Saturday, April 27, 2013

Letters to Virginia Vapor: Bats

Dearest Virginia:

As I mentioned in the small pamphlet sent to you last week, we will now take a journey deeper into the heart of the vaping experience. While I know your hesitancy and rebellious nature frequently inspire you to buck the trend, I hope you will find these letters informative and motivational.

There are three main components to a personal vaporizer (PV) that matter. While these components can be broken down into subcomponents, my missives to you will focus on the more broad delineations and how they affect the experience of the virgin vaper.  Today we will be discussing bats.

Not the kind in your belfry, my Dear, but rather the kind that hold electricity. A PV uses the rechargeable kind of battery and, much like other distinct collections, they come in a wide array of colors, sizes, and power levels.  They are not, however, dishwasher safe.

Bats have various attributes that describe how they work and what they can do. When we discuss a PV, the first aspect we look at is how long it will last.

The easiest way to roughly guesstimate how long a battery will last is by it's rating in milliAmps per hour, or mAh. As you well know, bigger is better in these cases. With that in mind, consider our friend the cellular phone. The higher the mAh rating on your phone's battery, the longer it will last between charges. PV bats are the same.

Using a PV involves a few more steps than simply lighting up a cigarette, so having a bat that can last a long time is a desirable trait so as to avoid having to switch out frequently throughout your vaping activities. Simply put, higher mAh rating equals more stamina when it counts.

Don't settle for anything less that 650mAh in your bats when you first start out. Don't worry about going too big. You will wear out long before some of the larger bats. Smaller bats certainly have an appeal, in some regards, and can be quite enjoyable. They require a bit more work and planning to get maximum enjoyment, however. To the uninitiated, they can produce less than desirable results. These days, they are best left to the more experienced.

Another unit of measure we must consider when dealing with bats is voltage (V). How voltage works in an electrical circuit is beyond our little discussion here, but in relation to PVs and vaping, we can make a few generalizations. We'll discuss more specific application of voltage when we delve into attys.

All other things being equal, more voltage will result in more heat coming from the PV. The heat generated directly affects the properties of the vapor produced. We'll discuss those properties last, but keep it in mind.  Fixed voltage bats come in various ratings, most commonly 3.7V. Another popular choice is 4.2V. Bats can also be had that go up to 5V, 6V, and even 7V. The latter are best left to the well seasoned.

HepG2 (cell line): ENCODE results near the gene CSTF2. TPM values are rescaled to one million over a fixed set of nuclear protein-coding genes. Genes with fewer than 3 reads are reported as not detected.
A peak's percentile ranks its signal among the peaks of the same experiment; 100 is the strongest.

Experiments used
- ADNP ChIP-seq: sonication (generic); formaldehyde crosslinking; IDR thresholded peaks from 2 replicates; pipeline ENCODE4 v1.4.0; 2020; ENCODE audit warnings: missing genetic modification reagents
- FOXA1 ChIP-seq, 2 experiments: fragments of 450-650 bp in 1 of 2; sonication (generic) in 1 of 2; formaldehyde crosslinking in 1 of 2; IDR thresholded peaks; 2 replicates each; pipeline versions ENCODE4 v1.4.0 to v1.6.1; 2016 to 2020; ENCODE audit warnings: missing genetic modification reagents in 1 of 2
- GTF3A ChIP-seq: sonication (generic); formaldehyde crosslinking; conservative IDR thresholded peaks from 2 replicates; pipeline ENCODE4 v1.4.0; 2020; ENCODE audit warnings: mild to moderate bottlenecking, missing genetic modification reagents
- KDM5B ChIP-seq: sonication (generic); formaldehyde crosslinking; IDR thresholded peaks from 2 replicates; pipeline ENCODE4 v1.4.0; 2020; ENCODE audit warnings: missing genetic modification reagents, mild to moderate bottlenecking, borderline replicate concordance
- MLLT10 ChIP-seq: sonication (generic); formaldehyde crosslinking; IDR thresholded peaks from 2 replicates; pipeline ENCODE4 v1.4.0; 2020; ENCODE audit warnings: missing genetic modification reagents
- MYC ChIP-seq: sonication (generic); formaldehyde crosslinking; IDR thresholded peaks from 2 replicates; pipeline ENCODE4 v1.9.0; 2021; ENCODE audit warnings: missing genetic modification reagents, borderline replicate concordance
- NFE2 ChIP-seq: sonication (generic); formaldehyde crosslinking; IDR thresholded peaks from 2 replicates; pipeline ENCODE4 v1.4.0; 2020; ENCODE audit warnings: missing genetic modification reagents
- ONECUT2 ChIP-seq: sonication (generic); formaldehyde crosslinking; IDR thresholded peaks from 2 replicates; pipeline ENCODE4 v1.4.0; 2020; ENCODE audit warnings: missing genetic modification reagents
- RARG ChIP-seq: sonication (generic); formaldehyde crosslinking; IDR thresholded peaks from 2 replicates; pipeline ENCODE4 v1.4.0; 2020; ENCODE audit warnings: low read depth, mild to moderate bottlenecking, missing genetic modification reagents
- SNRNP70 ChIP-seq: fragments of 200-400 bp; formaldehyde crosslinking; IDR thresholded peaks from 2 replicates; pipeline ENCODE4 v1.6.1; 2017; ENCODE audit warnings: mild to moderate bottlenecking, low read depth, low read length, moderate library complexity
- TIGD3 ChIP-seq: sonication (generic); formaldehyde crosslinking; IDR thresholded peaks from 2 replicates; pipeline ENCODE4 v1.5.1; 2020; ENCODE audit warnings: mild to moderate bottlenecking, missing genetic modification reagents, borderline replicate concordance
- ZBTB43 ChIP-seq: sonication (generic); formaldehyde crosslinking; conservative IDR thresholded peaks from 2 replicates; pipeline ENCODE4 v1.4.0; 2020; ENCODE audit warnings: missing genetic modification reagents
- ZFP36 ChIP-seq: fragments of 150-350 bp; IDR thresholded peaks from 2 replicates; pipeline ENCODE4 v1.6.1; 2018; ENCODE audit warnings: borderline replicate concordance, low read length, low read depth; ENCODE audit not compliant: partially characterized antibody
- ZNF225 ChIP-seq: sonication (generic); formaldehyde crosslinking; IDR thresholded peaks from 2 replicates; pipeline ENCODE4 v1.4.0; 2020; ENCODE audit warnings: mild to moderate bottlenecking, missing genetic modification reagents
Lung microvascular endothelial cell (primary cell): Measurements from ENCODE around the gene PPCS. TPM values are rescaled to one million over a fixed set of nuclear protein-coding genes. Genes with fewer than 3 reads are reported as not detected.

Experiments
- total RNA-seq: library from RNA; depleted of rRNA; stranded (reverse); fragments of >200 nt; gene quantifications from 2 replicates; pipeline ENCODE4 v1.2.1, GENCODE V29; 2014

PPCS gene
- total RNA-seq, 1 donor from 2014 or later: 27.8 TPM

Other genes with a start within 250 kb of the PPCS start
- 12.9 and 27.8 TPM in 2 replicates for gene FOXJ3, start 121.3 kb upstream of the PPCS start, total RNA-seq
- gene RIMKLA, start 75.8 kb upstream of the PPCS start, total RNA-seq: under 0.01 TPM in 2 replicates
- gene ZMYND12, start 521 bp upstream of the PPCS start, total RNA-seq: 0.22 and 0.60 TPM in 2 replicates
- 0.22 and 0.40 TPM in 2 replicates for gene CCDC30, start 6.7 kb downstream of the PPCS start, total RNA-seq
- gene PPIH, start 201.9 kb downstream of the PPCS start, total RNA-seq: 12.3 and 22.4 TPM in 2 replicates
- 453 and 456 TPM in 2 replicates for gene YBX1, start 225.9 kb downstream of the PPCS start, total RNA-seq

Applying more or less voltage can dramatically change the vaping experience, particularly in the amount of vapor produced and the flavor from the juice. It's a quick and dirty method of adjusting your results to your preference.

AS you start out, t's best to stay with the tried and true fixed voltage battery. 3.7V is fine (we can tweak that later by various means), 4.3 will work, as well. The higher voltage devices require a degree of finesse that is not worth considering at this point.

An aside: The allure of being able to have complete control of your experience being strong, however, a simple variable voltage (VV) device might be worth consideration. These devices have a small adjustment mechanism (frequently a nob or dial of some sort, though digital controls are becoming more common) that allows you to adjust the voltage of the bat to your liking. In these cases, however, simpler is better. If you attempt a VV device, start low (3.7V) and adjust it up slowly from there. You will find your sweet spot and bliss.

An additional consideration to let into that pretty head: regulated voltage. You see, in most bats, the voltage will drop off as the battery drains. As you vape, the battery will start of strong, giving quite a powerful experience. However, as you continue to vape, it will tire and weaken to the point of being nearly useless. This is typical of most bats. 

A regulated battery is another matter. They hold their power steady through the entire ride. As you can imagine, this is quite desirable. Unfortunately, is is very rare is common fixed voltage batteries, and is mostly found in much higher end devices. This is, however, one tweak you should seriously consider, should you find yourself enamored with vaping.